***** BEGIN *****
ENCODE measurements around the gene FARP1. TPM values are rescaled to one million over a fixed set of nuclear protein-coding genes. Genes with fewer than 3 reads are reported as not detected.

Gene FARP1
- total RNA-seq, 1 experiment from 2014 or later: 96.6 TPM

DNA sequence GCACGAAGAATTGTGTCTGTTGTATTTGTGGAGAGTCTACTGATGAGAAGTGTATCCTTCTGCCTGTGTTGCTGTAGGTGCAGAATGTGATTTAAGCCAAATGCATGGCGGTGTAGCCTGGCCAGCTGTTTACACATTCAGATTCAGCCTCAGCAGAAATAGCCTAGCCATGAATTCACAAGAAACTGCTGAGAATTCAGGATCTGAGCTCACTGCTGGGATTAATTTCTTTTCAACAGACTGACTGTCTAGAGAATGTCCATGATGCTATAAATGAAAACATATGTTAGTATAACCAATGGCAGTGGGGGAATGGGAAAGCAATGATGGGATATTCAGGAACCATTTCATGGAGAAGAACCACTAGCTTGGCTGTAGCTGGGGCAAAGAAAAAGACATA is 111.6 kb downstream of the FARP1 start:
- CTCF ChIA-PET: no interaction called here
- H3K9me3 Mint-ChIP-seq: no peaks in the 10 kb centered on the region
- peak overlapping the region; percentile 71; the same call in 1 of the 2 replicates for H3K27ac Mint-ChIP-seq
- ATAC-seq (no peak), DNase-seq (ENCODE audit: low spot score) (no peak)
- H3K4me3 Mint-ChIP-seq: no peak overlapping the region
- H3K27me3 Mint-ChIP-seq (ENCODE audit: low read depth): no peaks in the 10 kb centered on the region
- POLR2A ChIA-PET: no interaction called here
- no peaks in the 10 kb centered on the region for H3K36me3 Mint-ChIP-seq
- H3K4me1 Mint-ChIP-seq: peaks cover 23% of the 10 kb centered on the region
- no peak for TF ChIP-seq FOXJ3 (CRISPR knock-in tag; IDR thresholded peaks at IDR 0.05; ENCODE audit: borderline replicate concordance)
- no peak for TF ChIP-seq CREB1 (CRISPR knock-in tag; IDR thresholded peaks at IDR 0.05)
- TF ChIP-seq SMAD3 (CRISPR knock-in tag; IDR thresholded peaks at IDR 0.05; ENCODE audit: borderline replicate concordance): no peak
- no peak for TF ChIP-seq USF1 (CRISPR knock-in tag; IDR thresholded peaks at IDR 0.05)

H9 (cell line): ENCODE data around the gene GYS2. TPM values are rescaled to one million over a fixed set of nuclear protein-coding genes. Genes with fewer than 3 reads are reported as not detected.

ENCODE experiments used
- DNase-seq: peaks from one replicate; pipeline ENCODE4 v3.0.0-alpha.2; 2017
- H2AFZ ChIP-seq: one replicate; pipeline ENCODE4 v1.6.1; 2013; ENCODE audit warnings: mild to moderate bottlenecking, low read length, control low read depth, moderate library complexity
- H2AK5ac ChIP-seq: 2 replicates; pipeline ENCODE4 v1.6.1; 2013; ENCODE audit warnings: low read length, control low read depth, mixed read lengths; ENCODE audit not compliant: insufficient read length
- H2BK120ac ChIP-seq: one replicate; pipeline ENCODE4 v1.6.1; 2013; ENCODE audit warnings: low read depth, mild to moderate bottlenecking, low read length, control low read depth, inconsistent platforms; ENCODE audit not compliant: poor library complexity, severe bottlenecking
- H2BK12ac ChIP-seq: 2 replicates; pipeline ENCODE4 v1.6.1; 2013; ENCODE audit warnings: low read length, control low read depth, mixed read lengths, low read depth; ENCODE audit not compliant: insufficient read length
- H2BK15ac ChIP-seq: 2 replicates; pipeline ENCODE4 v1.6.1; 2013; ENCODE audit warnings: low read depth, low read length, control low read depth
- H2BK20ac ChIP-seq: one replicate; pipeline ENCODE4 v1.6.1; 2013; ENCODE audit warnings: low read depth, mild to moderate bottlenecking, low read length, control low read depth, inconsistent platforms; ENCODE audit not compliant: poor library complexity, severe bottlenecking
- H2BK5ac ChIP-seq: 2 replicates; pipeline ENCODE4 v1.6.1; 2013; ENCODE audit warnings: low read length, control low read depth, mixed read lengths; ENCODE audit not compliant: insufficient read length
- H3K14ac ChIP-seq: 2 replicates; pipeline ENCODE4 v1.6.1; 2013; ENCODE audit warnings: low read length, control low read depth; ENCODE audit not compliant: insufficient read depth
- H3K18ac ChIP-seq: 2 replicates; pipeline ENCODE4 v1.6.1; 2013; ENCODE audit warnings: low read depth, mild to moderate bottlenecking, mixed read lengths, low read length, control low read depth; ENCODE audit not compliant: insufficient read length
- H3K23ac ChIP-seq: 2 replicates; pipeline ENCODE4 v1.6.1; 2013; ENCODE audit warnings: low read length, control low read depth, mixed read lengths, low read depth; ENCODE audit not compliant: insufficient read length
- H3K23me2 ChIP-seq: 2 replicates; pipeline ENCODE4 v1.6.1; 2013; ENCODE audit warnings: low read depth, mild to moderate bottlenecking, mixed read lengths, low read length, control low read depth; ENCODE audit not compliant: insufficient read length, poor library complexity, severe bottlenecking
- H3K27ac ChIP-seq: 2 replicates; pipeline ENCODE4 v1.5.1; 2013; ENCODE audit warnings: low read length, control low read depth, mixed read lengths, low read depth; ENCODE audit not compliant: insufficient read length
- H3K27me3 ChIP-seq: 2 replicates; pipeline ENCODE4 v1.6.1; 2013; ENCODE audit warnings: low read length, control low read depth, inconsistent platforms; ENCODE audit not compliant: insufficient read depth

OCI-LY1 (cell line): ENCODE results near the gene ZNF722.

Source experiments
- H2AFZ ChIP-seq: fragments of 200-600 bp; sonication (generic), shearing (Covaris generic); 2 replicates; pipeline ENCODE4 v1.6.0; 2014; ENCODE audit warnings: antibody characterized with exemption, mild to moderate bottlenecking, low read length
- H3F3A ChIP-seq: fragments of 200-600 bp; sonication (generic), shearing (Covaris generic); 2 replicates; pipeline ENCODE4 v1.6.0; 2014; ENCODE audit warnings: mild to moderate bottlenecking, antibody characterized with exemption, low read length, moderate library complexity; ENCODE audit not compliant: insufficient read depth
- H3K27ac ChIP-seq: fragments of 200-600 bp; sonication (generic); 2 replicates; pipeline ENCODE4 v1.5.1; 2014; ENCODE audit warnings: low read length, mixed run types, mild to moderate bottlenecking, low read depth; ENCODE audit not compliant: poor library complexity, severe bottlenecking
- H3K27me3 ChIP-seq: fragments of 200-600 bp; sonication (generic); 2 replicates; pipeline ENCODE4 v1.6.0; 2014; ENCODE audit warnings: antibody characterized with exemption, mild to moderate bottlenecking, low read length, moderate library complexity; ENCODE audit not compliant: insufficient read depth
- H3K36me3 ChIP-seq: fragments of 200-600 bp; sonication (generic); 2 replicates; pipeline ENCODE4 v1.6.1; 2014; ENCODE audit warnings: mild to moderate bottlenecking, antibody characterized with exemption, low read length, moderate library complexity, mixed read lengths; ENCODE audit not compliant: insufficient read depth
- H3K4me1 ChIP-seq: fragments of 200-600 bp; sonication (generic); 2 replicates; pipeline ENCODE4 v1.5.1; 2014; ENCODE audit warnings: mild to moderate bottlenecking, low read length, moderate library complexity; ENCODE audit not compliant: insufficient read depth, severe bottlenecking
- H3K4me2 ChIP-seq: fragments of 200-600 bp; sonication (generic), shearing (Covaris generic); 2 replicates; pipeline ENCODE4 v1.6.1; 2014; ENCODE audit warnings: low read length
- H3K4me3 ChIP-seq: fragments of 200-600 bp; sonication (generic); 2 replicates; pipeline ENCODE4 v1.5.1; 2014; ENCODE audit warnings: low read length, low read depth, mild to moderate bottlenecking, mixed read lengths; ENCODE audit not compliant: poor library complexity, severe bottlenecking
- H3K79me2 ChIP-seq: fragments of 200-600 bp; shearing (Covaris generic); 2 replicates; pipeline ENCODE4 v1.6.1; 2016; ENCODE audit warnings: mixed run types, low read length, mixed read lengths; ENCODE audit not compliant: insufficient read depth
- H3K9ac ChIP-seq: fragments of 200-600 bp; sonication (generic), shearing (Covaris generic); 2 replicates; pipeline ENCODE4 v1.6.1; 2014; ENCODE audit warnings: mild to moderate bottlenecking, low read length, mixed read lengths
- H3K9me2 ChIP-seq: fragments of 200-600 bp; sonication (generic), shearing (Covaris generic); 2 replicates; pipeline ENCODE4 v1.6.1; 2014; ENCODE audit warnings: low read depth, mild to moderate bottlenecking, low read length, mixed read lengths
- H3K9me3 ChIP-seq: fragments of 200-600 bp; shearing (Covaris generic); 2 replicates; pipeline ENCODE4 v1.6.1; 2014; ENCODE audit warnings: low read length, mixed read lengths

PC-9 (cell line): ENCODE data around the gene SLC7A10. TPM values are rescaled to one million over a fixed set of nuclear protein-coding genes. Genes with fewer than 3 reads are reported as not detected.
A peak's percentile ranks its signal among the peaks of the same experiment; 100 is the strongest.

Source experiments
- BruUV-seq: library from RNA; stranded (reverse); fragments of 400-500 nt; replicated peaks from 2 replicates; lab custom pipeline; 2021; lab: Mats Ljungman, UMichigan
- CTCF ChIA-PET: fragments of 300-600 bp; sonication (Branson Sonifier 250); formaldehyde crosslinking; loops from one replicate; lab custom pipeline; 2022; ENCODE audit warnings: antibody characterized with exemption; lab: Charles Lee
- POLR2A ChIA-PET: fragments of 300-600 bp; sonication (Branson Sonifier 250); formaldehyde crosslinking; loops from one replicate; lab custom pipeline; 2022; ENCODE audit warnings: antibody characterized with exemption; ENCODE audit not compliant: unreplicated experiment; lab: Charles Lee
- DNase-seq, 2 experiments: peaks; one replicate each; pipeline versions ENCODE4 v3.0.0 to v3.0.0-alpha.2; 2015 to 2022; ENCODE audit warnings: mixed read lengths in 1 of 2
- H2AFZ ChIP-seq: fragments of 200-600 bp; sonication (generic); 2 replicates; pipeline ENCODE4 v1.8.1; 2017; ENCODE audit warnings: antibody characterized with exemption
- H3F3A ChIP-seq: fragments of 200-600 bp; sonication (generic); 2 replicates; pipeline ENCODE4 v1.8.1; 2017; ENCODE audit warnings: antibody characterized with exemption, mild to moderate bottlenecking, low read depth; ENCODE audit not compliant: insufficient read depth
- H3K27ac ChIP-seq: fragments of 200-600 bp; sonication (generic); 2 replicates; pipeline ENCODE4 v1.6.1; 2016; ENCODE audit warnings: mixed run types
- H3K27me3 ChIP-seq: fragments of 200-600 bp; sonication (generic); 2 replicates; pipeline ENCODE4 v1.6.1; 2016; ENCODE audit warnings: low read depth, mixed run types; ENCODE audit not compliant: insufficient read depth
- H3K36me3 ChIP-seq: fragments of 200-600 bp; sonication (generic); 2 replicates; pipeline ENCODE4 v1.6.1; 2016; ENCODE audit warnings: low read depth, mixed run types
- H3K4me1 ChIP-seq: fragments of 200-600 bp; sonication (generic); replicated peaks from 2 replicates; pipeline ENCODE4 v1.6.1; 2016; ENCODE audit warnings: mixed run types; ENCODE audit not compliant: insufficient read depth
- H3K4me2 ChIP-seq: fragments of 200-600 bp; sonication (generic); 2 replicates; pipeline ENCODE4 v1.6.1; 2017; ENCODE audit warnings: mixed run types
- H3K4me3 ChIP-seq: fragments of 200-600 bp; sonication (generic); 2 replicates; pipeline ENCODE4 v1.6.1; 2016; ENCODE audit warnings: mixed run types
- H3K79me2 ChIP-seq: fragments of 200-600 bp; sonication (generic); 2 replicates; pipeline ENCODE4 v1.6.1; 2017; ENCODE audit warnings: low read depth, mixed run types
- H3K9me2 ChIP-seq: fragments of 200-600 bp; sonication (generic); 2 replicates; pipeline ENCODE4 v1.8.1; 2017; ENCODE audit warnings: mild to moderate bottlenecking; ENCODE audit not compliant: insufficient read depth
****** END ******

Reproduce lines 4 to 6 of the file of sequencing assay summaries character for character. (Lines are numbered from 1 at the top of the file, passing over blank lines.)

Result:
DNA sequence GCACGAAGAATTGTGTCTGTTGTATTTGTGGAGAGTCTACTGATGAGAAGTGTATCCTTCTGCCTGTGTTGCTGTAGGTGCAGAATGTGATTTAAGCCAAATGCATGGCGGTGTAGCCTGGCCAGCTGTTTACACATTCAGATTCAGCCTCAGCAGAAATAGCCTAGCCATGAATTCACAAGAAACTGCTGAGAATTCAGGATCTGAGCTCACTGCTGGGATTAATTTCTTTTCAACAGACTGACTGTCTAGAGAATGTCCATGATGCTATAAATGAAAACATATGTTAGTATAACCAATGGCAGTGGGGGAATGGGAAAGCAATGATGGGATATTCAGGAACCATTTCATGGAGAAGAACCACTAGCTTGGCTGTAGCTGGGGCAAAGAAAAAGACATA is 111.6 kb downstream of the FARP1 start:
- CTCF ChIA-PET: no interaction called here
- H3K9me3 Mint-ChIP-seq: no peaks in the 10 kb centered on the region